I feel one of the best ways to stay inspired and motivated with your photography is to focus on a project. To take lots of random photos of anything and everything often leads to a body of work that is cluttered, un-focused, and uninteresting.
In this article I will share some of my personal thoughts on how you can create your own photography project idea.
Why a “personal” project?
There are billions of photographs out there and millions of photographers. The sad truth is nobody cares about your photography.
But you care about your photography. Your photography keeps you enthusiastic and interested in life. Your photography helps make you feel creative and inspired.
So my suggestion: **focus on making your photography personal **(taking photos for yourself) rather than caring what the outside world thinks about your photographs.
This means that you don’t need to define your style, define your photographs, or define your project. By doing a personal project, you do your project on your own means and by your own standards. The only measure of “success” for your personal project is how you feel about it at the end.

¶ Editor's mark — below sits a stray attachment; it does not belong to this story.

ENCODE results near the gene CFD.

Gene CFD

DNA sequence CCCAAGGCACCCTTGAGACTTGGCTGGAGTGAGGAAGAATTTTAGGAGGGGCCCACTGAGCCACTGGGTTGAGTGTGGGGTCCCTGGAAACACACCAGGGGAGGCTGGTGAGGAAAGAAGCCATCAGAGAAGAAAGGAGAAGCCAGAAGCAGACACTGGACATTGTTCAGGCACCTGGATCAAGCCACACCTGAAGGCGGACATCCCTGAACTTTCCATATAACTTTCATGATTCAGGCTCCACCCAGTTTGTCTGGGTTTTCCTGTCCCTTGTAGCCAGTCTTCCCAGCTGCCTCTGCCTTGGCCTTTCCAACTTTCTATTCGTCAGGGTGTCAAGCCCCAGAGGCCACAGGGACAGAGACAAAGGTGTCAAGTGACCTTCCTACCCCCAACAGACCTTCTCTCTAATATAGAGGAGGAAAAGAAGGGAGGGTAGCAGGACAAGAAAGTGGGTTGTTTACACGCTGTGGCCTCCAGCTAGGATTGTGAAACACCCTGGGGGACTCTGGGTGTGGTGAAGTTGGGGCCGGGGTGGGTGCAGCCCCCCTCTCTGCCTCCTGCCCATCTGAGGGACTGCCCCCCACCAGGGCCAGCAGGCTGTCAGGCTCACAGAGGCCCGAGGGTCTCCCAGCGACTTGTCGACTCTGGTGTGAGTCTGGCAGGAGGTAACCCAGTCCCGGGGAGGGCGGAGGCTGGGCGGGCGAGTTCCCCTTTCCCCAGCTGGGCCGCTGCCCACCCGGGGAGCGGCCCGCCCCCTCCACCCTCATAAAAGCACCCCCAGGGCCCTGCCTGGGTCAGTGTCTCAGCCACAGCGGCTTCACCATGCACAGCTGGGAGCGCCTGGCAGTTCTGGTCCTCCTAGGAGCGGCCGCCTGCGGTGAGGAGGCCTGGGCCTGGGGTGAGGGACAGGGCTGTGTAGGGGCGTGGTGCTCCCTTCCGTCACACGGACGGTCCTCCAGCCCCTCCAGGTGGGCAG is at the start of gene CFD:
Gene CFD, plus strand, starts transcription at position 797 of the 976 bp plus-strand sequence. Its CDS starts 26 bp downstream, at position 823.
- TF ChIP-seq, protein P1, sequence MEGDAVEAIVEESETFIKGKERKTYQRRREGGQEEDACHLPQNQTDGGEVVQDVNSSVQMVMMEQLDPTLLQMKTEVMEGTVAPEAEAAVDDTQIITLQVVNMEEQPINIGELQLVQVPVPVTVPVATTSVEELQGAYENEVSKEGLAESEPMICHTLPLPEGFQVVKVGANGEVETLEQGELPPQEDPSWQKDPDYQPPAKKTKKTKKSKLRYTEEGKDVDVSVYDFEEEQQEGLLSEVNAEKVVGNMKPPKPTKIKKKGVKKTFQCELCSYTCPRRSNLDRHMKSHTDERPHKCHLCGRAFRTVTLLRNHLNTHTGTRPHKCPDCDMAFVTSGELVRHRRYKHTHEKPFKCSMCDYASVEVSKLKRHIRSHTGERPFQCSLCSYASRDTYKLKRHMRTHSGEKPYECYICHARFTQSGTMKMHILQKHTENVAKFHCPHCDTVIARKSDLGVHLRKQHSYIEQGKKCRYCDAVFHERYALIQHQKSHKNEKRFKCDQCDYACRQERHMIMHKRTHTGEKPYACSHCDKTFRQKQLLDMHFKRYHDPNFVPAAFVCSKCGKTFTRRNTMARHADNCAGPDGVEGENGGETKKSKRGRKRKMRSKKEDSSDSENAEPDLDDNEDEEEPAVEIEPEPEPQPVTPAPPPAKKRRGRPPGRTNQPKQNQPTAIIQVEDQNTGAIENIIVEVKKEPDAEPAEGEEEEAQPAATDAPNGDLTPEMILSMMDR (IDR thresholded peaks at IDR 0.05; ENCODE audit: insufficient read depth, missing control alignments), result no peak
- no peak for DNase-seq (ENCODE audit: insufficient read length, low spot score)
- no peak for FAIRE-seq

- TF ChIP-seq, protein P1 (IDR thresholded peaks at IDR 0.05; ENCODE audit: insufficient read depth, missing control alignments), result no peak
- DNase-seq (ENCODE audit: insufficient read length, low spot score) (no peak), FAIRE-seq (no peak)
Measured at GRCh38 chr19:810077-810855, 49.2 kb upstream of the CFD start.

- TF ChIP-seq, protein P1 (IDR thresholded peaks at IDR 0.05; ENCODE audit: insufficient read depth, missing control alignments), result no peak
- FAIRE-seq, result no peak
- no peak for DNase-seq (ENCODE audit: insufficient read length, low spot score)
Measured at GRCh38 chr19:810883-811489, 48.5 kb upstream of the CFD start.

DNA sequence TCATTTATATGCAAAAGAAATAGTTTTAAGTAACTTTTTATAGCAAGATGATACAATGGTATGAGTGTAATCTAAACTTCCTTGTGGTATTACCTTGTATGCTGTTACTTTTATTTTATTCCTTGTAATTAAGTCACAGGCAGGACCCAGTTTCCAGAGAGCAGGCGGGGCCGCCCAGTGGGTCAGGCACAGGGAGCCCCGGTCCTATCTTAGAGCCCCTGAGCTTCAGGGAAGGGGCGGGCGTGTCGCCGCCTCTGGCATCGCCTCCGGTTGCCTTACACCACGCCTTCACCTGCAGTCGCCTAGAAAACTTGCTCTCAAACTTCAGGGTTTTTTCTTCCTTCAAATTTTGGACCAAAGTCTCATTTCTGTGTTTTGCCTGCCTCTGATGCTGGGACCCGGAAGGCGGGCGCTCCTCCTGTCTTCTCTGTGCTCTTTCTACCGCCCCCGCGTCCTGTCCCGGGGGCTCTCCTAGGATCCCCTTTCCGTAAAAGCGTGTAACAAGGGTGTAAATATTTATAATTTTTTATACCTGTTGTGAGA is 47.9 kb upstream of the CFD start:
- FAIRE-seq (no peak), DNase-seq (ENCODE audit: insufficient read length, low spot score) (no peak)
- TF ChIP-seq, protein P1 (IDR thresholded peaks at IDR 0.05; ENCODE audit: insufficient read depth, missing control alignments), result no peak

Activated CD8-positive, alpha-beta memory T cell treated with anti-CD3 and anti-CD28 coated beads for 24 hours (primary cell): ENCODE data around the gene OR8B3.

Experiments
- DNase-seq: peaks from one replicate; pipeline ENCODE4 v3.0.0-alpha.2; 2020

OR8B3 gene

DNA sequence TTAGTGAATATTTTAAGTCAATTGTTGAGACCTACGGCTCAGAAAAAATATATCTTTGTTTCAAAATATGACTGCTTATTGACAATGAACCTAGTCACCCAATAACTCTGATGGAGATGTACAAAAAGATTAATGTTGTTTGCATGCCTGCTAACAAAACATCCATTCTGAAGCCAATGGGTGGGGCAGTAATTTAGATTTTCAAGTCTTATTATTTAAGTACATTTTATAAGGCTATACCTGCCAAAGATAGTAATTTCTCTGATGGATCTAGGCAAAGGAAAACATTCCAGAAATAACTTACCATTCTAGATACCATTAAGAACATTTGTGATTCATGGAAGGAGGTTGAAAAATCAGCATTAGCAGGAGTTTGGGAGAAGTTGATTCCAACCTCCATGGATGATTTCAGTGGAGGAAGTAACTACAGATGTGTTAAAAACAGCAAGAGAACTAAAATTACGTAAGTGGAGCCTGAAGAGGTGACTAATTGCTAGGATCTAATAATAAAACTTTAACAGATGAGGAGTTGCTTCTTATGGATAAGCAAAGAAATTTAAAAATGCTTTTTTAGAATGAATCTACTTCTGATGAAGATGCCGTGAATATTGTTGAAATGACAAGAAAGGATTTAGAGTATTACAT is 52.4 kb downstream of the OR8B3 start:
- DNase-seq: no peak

What or who brings you joy?
To start off with a personal photography project, think about what brings you joy, happiness, and enthusiasm in life. That might be your newborn child, your loving partner, your friends, people you meet on the streets, buildings, or street art.
If you love nature, it might be flowers, animals, insects, trees, landscapes, or birds.
Your subject matter can be anything. But the only pre-requisite is that you are personally-interested in whatever you decide to photograph. Otherwise over time, your enthusiasm will fade.
For example, one of the people who brings me the most joy in my life is Cindy. I realized from my buddy Josh White that I spend too much time photographing strangers, and not enough time photographing my loved ones. It didn’t make any sense: why did I spend 99% of my attention and energy photographing strangers with expensive cameras, while I only took smartphone snapshots of my greatest love in life?
As of late, I’ve been focusing on more “personal photography” — by photographing Cindy. I simply dubbed the project “The Cindy Project.” And you can create your own “The [Insert Name] Project” as well.
Often many creatives get stumped by titles. You don’t need a super-fancy title to start a project. Just create a “working title” — an “in-progress” title (you can always change the title at the end). And generally the simpler and less pretentious your title, the more focused, less cheesy, and more personally-meaningful your project will be.
Follow your gut
When you’re working on a personal project, use your heart as a barometer for whether a scene is “interesting” to you or not.
The problem that many of us photographers make is that we care too much about the opinion others have of our own photography. We care more about what others think about our photos; rather than care about our own opinion of our photos.